Russia’s Defence Ministry says the drone attack was launched from an area controlled by Turkey, and carried out using US-sourced satellite technology
Analysis — The Russian Ministry of Defence has now released more information on the drone attack on Russia’s two Syrian bases at Khmeimim and Tartus on Saturday 6th January 2018.
Yesterday reports from Russia spoke of the drone attack using US sourced technology and claimed the attack coincided with the presence of a US Poseidon surveillance aircraft operating near the Russian bases.
Today, Russia’s Ministry of Defence announced that the drone attack was launched from a Turkish controlled area in the heart of a so-called ‘de-escalation zone’ in north-west Syria’s Idlib province.
The report in the Ministry of Defence’s newspaper Krasnaya Zvezda (“Red Star”) reads in part:
It has been established that the drones were launched from the area of Muazzara in the southwestern part of the Idlib de-escalation area controlled by the so-called ‘moderate opposition’ units.
Therefore, the Russian Defense Ministry sent letters to Chief of the Turkish General Staff Chief Gen. Hulusi Akar and Chief of the National Intelligence Organization Hakan Fidan.
Those documents declared the need for Ankara’s implementation of its commitment to ensure the ceasefire by the controlled armed units and step up the deployment of observation posts in the Idlib de-escalation area for the purpose of preventing similar drone attacks on any facilities.”
Note that these comments fall well short of accusing Turkey of direct complicity in the attack.
The attack was, by Jihadi standards, highly sophisticated, involving the use of 13 drones and would have required not only a secure launch area but secure data links and an operations room from which to control the drones and plan the attack.
The drones themselves would also have had to be manufactured and assembled and transported to the launch site, assuming of course that they were not manufactured and assembled there.
Though the drones themselves were primitive by the standards of advanced militaries (see caption picture) they did incorporate elements of modern technology.
Here is what Krasnaya Zvezda has to say about them:
All the drones used by the terrorists were equipped with barometric sensors and servo-drives for controlling the elevator wheels. In addition the improvised explosive devices the terrorists attached to drones had fuses of foreign manufacture.:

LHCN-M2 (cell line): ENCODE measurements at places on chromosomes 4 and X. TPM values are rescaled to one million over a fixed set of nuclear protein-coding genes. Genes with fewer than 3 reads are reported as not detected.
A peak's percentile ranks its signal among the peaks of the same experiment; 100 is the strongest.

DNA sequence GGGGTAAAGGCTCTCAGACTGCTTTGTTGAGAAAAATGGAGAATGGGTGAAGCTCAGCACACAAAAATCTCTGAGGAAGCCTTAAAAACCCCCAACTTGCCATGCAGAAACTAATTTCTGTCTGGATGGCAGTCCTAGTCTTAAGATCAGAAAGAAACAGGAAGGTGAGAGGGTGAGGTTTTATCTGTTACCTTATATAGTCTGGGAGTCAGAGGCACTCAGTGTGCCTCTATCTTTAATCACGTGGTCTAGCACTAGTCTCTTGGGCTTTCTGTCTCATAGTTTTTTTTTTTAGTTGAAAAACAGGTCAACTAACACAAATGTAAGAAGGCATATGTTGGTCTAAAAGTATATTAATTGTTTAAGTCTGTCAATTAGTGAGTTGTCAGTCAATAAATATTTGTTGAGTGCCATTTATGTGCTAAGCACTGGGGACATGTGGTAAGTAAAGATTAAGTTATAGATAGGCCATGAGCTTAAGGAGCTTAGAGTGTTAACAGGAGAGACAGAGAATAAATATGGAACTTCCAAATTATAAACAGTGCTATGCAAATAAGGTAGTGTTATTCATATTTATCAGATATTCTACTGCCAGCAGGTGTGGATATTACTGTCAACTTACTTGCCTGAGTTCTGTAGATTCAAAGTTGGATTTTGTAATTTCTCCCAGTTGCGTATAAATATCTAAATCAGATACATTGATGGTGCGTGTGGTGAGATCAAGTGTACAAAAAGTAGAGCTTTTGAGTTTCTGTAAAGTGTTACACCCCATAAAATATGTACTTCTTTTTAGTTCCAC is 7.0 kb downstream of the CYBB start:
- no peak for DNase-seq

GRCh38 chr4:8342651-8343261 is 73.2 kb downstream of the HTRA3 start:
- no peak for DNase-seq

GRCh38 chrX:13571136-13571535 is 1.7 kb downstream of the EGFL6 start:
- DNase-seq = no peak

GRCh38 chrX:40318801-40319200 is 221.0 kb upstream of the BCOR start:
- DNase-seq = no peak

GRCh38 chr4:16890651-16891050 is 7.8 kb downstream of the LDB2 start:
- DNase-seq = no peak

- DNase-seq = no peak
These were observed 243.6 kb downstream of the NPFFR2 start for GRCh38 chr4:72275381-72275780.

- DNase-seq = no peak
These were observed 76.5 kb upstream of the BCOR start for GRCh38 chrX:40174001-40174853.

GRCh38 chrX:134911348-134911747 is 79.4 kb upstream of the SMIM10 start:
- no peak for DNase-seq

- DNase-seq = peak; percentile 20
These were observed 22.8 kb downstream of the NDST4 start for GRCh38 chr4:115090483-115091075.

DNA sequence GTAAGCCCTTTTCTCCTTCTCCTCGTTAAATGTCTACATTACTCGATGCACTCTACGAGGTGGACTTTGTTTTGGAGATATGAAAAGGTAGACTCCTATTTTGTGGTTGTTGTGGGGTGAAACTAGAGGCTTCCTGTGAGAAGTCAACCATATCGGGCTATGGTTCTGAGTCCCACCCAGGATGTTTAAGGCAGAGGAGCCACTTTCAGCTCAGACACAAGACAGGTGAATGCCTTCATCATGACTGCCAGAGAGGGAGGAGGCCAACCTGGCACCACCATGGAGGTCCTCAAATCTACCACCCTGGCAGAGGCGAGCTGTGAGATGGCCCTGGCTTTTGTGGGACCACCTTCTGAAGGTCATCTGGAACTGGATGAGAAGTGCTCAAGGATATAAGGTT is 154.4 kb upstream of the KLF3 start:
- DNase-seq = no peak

Krasnaya Zvezda also reports that the drones used modern GPS based guidance systems of a sort never used by a terrorist organization or militia before.
While the operations room which planned, and presumably supervised the attack, would not need to be in the same area as the launch site, the fact that such a complex attack was launched from there suggests that the Jihadis present in the area were confident that the Turkish military would leave them undisturbed.
Of possibly even greater concern for the Russians than the drone strike on January 6th, 2018 was the mortar attack on the Khmeimim airbase on January 3rd, 2018.
Not only did that attack unlike the drone attack cause damage to the base, with two Russian soldiers killed and some Russian aircraft damaged, but it was apparently the work of a Jihadi infiltration group which successfully penetrated the security belt around the base.
That suggests a high degree of planning and intelligence about conditions in and around the base, which gives a good indication to the Russians of the quality of the opponent they face.
These two incidents should dampen optimism about the state of the Syrian conflict.
Firstly, they highlight against what remains the single greatest weakness of Russia’s Syrian strategy. This is the extent to which it depends for its ultimate success on the cooperation of Turkey and of Turkish President Erdogan.